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2022 Conference On Collecting The Revolutionary War Event Graphic featuring a wallet, powder horn, and a map.

All Sessions Will Be Held Live at the Museum and Livestreamed Online

Conference Coincides with Special Exhibit Liberty: Don Troiani’s Paintings of the Revolutionary War

How were military objects created, used, and collected during and after the Revolutionary War? What personal memories and meanings did these objects hold for the War’s survivors, veterans, and later generations who sought to save them as relics of the Revolutionary era? The Museum of the American Revolution’s 2022 Conference on Collecting the Revolutionary War from April 7–9, 2022, will bring historians, museum professionals, and collectors together to discuss how ideas about these objects have influenced collecting and public history over the past 250 years. All sessions will be held live at the Museum and will be livestreamed for online ticketholders.

Distinguished speakers will share their work and participate in lively Q&A with onsite and online audiences. Sessions will highlight independent scholarship and include experts from Colonial Williamsburg Foundation, DAR Museum, Fort Ticonderoga, Seneca Art and Culture Center at Ganondagan State Historic Site, and University of Delaware, among others. Additional sessions will be announced on the conference website.

The conference will begin with an opening keynote lecture by President Emeritus at Historic Deerfield Philip Zea, titled “Revealing the Culture of Conflict: Engraved Powder Horns from the French and Indian War and the American Revolution,” hosted by Museum President & CEO Dr. R. Scott Stephenson. Zea will explore the world of the citizen soldier through the cultural meanings of powder horns and related equipment. 

With topics in material culture ranging from family and national treasures to battlefield archaeology, the conference will explore the first generation of collectors in the 1770s, early institutional collections founded in the 1800s, and more recent discoveries about these wartime artifacts and their influence on historical interpretation in collections, exhibitions, and digital initiatives today. The conference aims to inspire a scholarly investigation of the meaning of Revolutionary War collections and to deepen curatorial conversations about how priorities in collecting should fit into upcoming commemorations of the 250th anniversary of the Revolutionary War.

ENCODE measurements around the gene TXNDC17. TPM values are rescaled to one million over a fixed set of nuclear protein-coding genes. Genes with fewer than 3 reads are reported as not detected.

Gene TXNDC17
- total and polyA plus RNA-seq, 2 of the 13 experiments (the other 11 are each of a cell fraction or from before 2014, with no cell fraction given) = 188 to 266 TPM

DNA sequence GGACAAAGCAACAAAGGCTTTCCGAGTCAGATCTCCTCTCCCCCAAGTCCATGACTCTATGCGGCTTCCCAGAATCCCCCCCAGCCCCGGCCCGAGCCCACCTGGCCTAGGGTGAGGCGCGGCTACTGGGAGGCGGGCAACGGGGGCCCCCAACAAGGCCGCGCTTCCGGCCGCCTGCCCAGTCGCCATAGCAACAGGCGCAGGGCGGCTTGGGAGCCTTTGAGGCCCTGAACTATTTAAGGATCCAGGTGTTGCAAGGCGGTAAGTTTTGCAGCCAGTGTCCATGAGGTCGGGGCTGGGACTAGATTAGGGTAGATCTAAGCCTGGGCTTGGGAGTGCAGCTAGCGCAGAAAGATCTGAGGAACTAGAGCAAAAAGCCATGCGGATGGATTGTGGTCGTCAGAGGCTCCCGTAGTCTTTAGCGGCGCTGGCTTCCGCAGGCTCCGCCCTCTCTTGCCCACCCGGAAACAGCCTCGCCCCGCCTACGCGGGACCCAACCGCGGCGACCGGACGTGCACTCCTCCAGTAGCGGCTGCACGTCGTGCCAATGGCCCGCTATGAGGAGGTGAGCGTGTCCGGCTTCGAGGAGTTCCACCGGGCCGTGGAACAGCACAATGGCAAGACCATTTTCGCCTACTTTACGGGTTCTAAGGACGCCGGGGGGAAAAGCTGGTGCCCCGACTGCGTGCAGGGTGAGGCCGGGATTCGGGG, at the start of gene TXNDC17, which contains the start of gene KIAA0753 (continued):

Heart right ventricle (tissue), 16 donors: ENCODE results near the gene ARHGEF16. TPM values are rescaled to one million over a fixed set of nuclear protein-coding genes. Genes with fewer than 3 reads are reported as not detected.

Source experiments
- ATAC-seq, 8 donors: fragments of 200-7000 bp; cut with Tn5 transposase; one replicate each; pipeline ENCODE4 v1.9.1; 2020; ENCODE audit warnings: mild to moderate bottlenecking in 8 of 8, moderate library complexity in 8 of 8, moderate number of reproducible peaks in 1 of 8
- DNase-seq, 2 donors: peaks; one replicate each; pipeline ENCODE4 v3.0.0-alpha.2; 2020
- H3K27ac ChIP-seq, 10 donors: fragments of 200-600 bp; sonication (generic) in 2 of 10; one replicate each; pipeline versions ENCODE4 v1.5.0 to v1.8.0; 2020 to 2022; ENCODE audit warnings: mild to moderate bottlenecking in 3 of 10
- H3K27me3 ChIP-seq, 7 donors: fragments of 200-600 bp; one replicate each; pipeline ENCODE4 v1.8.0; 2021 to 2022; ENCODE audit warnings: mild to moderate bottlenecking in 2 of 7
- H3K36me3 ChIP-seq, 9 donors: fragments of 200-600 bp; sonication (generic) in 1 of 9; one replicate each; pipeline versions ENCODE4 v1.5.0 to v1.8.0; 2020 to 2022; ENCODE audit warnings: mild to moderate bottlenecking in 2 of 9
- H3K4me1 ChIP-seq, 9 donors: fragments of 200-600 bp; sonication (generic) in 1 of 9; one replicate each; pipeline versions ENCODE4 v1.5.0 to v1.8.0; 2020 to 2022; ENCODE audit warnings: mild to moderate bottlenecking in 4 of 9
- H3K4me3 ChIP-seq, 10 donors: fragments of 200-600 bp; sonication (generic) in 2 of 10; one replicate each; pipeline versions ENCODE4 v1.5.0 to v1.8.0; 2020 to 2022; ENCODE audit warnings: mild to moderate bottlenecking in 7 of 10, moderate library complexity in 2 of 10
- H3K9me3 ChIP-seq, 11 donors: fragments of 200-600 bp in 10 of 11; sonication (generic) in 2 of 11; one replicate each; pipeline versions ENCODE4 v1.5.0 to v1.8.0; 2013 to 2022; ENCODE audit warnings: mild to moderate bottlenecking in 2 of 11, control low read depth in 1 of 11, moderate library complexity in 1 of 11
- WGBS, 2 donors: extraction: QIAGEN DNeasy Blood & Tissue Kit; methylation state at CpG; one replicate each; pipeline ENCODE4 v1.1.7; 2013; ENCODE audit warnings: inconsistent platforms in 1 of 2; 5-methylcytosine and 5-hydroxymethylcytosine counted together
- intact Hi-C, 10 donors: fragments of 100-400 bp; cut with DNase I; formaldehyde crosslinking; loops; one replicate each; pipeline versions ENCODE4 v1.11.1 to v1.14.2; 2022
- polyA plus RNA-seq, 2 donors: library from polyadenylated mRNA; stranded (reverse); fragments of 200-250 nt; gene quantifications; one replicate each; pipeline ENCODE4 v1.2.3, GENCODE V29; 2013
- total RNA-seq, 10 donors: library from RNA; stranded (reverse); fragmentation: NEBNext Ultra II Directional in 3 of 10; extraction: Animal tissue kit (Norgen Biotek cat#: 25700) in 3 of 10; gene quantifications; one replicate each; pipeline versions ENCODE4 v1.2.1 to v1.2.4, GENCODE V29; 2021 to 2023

Tickets begin at $60 and are available for purchase here. Scholarships are available for students, educators, and young professionals. Onsite tickets include select meals; a happy hour session of 10-minute “flash” artifact talks on Friday, April 8, presented by Young Friends of the Museum; full access to the Museum’s exhibits including the special exhibition Liberty: Don Troiani’s Paintings of the Revolutionary War; and networking opportunities. 

About Philip Zea
Philip Zea became President & CEO of Historic Deerfield, Inc. in Deerfield, Massachusetts, in 2003. He worked as Vice President for Museums and Collections at the Society for the Preservation of New England Antiquities (now Historic New England) in Boston between 2001 and 2003 and prior to that as Curator of Furniture at the Colonial Williamsburg Foundation in Williamsburg, Virginia. He was employed previously by Historic Deerfield for eighteen years, concluding as Deputy Director and Chief Curator. Zea has also been a staff member of the New Hampshire Historical Society, where he is now on the board of trustees. He has consulted for many museums on the topics of early furniture, clocks, engraved powder horns and historical interpretation. 

About Museum of the American Revolution
The Museum of the American Revolution uncovers and shares compelling stories about the diverse people and complex events that sparked America’s ongoing experiment in liberty, equality, and self-government. Through the Museum’s unmatched collection, immersive galleries, powerful theater experiences, and interactive elements, visitors gain a deeper appreciation for how this nation came to be and feel inspired to consider their role in ensuring that the promise of the American Revolution endures. Located just steps away from Independence Hall, the Museum serves as a portal to the region’s many Revolutionary sites, sparking interest, providing context, and encouraging exploration. The Museum, which opened on April 19, 2017, is a private, non-profit, and non-partisan organization. For more information, visit www.AmRevMuseum.org or call 877.740.1776.